Origins, Shelters, and Traps

A Seminar with Adrian Lahoud, Dean of the School of Architecture, Royal College of Art, London 

Organized by the City/Architecture PhD Programme

Wednesdsay 25 October, 6.30 pm. 33 Bedford Square, First Floor, Back Room.

Protection from the natural environment is a fundamental human need. Architecture’s primary role is to satisfy this need. Or so a certain story goes. Almost every important treatise on architecture will re-enact a primordial scene: humans gather, their culture is still very primitive but certain innate requirements are already present, the most basic of which is the need for protection. Architecture emerges in order to fulfil it.

The concept of shelter seems to still be at the very core of what architecture means, it is what remains and what will always remain after everything else has been removed. Shelter’s conceptual legacy is everywhere, in the way that we think about housing, in the way that we conceive of the environment, natural disaster, conflict, and ultimately architecture’s instrumentality.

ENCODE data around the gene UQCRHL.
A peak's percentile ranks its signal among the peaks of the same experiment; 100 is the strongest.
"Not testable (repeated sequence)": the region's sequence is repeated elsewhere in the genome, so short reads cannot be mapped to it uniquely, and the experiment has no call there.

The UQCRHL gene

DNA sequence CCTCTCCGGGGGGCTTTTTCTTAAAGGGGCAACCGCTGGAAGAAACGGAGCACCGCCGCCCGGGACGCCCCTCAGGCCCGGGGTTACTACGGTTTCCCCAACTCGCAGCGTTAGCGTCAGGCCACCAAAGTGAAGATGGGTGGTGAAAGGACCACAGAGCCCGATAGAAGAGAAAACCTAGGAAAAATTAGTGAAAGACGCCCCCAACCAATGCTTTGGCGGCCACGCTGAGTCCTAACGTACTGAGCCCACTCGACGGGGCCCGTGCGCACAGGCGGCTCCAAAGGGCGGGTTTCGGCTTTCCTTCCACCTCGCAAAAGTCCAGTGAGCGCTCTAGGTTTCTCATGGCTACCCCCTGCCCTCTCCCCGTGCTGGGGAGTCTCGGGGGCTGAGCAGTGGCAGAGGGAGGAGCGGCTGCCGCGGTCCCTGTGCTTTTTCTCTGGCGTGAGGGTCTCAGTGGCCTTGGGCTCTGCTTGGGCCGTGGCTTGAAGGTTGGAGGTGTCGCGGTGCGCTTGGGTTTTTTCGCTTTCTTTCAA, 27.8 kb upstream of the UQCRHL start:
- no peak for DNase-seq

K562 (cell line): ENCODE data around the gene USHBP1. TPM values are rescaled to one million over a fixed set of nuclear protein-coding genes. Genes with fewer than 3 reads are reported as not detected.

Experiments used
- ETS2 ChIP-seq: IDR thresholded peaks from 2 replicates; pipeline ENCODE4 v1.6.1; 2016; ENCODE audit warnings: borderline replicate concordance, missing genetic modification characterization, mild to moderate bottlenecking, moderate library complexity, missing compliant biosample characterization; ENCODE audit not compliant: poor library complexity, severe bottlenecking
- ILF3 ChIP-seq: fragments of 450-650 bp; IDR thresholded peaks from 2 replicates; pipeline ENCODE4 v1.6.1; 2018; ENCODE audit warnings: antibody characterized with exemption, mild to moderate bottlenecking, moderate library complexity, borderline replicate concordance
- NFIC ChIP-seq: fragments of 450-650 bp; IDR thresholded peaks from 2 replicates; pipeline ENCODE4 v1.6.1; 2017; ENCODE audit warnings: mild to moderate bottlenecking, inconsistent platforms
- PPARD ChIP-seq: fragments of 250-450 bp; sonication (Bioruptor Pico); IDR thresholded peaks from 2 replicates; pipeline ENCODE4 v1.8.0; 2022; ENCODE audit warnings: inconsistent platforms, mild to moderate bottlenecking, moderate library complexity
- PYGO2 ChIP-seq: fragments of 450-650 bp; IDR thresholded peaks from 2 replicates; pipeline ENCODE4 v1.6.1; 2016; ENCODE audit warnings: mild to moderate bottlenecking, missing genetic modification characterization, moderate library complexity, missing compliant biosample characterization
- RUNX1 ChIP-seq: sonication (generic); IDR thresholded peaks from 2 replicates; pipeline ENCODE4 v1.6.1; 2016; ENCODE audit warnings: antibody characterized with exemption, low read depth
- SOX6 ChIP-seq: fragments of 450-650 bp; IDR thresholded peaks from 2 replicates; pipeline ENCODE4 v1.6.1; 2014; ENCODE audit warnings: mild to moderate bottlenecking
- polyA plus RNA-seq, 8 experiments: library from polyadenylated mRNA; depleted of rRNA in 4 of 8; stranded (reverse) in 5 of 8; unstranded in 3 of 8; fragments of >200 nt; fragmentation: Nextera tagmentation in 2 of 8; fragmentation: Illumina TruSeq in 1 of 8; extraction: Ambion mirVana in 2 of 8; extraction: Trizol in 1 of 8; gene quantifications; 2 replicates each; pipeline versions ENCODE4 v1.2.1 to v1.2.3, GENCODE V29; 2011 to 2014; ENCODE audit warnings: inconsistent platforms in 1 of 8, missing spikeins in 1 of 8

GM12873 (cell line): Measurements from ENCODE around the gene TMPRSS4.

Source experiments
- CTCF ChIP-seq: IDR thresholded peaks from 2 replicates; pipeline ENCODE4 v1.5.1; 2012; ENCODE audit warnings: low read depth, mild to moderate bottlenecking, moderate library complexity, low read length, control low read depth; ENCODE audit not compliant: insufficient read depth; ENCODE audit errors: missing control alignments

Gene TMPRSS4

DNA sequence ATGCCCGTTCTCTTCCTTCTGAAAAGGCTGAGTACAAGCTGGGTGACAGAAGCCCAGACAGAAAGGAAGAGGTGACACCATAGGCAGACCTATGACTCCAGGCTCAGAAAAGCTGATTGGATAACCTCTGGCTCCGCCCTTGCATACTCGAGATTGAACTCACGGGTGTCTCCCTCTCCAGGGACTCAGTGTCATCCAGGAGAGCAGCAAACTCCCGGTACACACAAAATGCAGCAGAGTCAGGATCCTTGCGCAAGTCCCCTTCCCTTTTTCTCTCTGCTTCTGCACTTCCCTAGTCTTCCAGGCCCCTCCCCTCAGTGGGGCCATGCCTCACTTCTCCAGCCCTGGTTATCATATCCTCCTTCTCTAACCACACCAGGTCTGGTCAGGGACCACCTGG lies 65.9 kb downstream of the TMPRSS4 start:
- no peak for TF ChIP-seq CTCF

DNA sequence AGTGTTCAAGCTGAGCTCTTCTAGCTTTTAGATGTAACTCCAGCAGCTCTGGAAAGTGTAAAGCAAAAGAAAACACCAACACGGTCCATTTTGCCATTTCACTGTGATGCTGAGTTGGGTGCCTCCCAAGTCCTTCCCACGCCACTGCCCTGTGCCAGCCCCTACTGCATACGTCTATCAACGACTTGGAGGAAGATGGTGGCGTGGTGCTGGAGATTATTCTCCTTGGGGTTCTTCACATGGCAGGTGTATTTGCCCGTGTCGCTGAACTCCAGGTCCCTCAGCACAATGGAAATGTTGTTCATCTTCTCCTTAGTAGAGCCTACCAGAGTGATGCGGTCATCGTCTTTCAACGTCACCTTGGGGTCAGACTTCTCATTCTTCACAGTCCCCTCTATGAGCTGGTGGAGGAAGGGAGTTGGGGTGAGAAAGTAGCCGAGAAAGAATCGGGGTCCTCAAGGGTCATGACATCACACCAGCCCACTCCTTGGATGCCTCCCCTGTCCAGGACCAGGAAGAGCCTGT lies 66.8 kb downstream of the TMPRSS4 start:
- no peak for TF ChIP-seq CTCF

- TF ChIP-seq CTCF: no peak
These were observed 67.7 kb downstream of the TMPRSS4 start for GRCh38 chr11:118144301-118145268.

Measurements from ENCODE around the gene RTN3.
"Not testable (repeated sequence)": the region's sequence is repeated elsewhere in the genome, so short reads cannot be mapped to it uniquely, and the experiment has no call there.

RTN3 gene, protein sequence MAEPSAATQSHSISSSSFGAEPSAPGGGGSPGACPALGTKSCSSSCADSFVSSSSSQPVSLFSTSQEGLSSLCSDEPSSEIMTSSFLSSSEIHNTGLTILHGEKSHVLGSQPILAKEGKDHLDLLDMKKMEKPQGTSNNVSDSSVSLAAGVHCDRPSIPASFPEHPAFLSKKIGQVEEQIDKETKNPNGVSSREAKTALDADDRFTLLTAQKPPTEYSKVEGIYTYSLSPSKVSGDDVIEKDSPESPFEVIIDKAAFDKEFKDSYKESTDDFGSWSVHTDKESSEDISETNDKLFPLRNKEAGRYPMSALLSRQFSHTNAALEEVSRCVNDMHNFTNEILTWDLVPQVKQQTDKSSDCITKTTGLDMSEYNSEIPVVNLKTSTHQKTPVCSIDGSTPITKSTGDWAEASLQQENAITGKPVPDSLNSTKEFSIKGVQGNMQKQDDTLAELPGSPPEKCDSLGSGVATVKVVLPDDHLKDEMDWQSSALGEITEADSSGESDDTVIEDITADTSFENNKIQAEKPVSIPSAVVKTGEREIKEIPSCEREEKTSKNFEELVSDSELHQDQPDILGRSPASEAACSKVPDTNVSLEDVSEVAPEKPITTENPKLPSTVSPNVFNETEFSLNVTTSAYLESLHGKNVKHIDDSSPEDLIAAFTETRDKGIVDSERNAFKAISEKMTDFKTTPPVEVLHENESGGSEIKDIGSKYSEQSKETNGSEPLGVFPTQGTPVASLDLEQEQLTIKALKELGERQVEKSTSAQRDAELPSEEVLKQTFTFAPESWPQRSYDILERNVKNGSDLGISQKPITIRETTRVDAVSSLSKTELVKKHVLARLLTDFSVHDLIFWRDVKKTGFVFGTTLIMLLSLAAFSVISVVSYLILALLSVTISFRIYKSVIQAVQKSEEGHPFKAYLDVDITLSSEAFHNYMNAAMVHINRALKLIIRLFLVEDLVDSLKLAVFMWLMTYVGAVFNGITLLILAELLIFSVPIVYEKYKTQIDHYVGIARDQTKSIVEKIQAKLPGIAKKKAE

Traps on the other hand can’t shield the body from wind or rain or cold – they cannot even fulfil a buildings’ most seemingly rudimentary requirement – inhabitation. No matter how primitive and protean, urforms like huts, tents and caves resemble buildings – traps however, do not even look like anything remotely architectural. Their relevance to debates on architecture would therefore seem to be hopelessly limited. But are they?

Drawing primarily on anthropological research from the perspective of pre-capitalist and pre-industrial societies, this presentation will examine the idea of shelter, which it will compare to another idea, that of the trap specifically as elaborated by British Anthropologist, Alfred Gell. It will attempt to use this comparison to question the role that shelter plays within the architectural imagination, suggesting that the trap might offer a useful alternative framework.